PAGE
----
The Nolidae #1.

Also known as Tuft-moths, and the species to be shown here are from the subfamily Nolinae, of which MOV 2 notes “The adults are mostly small and grey, and a number of species remain to be identified.” Uraba lugens, the Gumleaf Skeletoniser however is a very common moth, coming frequently to the light. The larvae are known as hatted caterpillars, as “when they moult they leave the old head capsules attached to the new”.

By no means common are two species of Acatapaustus, metallopa and leucospila. The former came to the light just twice in five years, with once for the latter. On the first occasion A. metallopa came in from the garden, the second record being from the box/ironbark bush at Glenmaggie, both male moths.

The Halved Tuft-moth.

The one instance of A. leucospila coming to the light was a female  in the Mitchell River National Park. It is probably more common further east.

The White-spot Tuft-moth.

Aquita plagiochyta, the Suffused Tuft-moth has come to the light in a variety of locations, showing it to be quite widespread.

Elesma subglauca, the Grey Elesma has been recorded from several forest sites.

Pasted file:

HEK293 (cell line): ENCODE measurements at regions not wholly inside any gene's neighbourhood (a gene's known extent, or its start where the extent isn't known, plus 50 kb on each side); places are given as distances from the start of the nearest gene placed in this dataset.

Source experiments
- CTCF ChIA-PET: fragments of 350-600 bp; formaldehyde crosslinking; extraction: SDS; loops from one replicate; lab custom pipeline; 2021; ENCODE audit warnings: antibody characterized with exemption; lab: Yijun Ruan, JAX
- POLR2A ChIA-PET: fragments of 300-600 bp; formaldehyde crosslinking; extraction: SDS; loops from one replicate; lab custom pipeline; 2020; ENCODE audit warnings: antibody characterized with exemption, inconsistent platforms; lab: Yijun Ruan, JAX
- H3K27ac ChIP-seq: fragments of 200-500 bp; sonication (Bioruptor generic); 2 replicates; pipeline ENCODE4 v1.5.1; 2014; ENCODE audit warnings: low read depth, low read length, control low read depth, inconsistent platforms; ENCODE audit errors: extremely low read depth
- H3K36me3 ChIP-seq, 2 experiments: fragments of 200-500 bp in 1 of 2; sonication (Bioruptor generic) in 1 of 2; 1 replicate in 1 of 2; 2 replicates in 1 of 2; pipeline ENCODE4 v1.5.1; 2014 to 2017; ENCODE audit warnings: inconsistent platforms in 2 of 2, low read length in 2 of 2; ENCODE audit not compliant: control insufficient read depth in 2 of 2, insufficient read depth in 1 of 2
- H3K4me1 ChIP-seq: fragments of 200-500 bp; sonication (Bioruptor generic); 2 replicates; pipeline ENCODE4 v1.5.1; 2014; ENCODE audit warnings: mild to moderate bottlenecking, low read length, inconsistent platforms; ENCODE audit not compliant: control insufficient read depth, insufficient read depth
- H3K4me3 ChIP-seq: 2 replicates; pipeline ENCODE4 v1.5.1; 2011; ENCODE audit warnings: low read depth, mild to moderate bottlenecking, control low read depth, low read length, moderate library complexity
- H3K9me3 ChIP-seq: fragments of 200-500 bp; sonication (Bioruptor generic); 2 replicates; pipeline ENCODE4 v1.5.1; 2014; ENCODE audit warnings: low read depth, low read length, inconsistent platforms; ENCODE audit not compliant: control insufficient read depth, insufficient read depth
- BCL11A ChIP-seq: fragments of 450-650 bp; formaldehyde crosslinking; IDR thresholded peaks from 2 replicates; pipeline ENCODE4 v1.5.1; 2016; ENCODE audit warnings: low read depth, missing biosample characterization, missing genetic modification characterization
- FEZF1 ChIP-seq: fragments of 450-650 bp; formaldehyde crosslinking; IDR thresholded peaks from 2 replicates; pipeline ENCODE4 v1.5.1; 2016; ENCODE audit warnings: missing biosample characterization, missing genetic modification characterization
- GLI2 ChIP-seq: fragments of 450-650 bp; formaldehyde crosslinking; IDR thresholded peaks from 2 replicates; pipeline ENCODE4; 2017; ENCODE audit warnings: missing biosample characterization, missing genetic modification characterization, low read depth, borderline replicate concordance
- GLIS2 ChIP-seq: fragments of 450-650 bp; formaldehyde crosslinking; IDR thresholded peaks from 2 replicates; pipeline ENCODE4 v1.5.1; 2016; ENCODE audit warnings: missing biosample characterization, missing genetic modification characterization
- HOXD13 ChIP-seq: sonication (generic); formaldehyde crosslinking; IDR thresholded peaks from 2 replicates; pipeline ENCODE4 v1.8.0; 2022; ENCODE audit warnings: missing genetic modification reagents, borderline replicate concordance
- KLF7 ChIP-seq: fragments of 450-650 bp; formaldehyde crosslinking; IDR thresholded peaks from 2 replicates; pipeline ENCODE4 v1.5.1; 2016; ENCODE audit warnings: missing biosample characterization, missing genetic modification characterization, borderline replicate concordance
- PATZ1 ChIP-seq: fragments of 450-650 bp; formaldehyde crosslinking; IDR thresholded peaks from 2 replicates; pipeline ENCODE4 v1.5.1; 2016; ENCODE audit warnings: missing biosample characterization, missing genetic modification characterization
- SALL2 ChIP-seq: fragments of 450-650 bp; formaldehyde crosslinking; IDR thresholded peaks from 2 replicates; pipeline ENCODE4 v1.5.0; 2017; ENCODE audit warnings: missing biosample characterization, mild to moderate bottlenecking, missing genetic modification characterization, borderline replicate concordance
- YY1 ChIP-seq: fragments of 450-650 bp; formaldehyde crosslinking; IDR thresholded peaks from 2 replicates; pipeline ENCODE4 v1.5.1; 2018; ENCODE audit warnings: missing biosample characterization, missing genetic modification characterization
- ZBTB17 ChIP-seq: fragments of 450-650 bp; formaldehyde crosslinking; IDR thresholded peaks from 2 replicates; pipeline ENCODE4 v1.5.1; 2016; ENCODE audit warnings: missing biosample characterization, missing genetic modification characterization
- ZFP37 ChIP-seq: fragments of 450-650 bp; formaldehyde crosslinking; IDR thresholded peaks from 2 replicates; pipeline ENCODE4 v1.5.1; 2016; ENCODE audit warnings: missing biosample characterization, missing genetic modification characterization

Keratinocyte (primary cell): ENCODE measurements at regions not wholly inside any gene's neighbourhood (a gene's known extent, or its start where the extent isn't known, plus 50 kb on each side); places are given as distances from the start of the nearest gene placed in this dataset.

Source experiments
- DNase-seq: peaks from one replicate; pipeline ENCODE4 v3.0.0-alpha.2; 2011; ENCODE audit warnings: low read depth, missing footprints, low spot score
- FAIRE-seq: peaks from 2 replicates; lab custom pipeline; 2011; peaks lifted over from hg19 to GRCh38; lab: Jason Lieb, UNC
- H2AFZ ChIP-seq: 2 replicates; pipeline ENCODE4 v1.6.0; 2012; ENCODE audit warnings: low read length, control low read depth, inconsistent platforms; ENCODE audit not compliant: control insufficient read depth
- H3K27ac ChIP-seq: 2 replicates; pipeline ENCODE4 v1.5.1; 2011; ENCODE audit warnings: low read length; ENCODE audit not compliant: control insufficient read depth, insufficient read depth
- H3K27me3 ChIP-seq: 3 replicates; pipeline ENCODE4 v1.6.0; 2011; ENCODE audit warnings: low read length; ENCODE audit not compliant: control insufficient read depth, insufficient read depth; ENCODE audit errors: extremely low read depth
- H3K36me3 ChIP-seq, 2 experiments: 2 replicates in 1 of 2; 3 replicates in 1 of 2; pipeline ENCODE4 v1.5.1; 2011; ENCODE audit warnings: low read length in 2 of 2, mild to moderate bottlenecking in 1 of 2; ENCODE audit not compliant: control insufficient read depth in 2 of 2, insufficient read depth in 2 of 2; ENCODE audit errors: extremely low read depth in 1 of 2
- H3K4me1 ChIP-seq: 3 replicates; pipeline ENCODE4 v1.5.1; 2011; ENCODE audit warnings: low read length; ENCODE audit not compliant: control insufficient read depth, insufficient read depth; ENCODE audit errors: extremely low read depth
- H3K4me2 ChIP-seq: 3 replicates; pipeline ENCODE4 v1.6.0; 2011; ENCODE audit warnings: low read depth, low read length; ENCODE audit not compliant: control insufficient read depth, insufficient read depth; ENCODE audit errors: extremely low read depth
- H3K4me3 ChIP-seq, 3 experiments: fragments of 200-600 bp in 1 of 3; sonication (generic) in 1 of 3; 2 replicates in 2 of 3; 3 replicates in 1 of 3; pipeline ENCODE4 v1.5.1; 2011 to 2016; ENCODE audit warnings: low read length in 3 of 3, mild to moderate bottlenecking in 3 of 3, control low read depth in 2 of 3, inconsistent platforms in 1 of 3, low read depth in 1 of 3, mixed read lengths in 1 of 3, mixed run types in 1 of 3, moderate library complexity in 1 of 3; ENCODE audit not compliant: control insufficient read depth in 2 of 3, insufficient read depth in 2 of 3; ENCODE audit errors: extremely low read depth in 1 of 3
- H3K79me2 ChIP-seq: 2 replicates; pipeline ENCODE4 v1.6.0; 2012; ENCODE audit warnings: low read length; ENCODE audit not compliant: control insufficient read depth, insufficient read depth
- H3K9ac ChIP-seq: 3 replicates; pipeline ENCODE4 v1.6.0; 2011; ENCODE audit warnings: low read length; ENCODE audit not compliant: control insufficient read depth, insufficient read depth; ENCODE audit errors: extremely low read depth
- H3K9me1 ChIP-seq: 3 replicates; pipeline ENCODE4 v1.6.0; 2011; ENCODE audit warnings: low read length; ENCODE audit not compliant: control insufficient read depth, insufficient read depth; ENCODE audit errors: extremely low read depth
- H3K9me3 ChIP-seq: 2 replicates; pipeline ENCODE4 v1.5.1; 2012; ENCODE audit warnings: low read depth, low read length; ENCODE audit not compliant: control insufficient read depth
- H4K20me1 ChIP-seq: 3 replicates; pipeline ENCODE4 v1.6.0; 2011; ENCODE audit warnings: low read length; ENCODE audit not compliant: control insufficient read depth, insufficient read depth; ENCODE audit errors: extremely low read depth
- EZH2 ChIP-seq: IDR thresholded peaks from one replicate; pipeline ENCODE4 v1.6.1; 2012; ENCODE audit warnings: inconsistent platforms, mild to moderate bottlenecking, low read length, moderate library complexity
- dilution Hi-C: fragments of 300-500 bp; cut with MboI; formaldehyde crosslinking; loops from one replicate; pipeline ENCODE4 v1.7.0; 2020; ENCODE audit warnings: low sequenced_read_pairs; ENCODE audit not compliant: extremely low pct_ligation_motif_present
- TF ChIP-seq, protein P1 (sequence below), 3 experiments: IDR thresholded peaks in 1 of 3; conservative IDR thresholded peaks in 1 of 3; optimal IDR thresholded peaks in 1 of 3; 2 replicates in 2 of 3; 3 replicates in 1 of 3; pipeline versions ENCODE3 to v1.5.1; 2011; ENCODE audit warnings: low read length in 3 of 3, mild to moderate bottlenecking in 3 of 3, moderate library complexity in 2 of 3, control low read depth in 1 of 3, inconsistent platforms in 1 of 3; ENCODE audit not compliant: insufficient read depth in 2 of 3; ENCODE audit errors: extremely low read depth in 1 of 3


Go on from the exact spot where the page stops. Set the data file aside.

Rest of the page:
There is another Elesma species, MOV Elesma sp(1) which came to the light on one occasion in the Glenmaggie  box/ironbark bush.

Some images will enlarge with a click.

To be continued.
References and further reading, Moths of Victoria Volume 2.

Colours Of The Night

Although moths are largely creatures of the night and could perhaps be expected to be drab in appearance, in fact they range from plain black or white to colours that can be subtle or brilliant. Wing patterns too can be cryptic or flamboyant, size can be from tiny to large, and the following images illustrate some of the moths displaying these characteristics that can be highlights of a night’s mothing.

The Wingia genus, (Oecophoridae) has eight Australian members of which three have been photographed locally, they are always a delight to see come to the light.

Wingia aurata.

Wingia hesperidella.

Wingia lambertella.

Aeolochroma metarhodata, the Tea-tree Emerald (Geometrinae) can be quite variable, these two images show some beautiful subtle colour.

Anything but subtle, the Showy Geometrid, Niceteria macrocosma,

And the Bright Geometrid, Lychnographa agaura, both from the Nacophorini.

The latter species photographed on the forest floor.

A tiny jewel to conclude, Cebysa leucotelus, (Psychidae) a pristine male photographed on a window pane, click image to enlarge.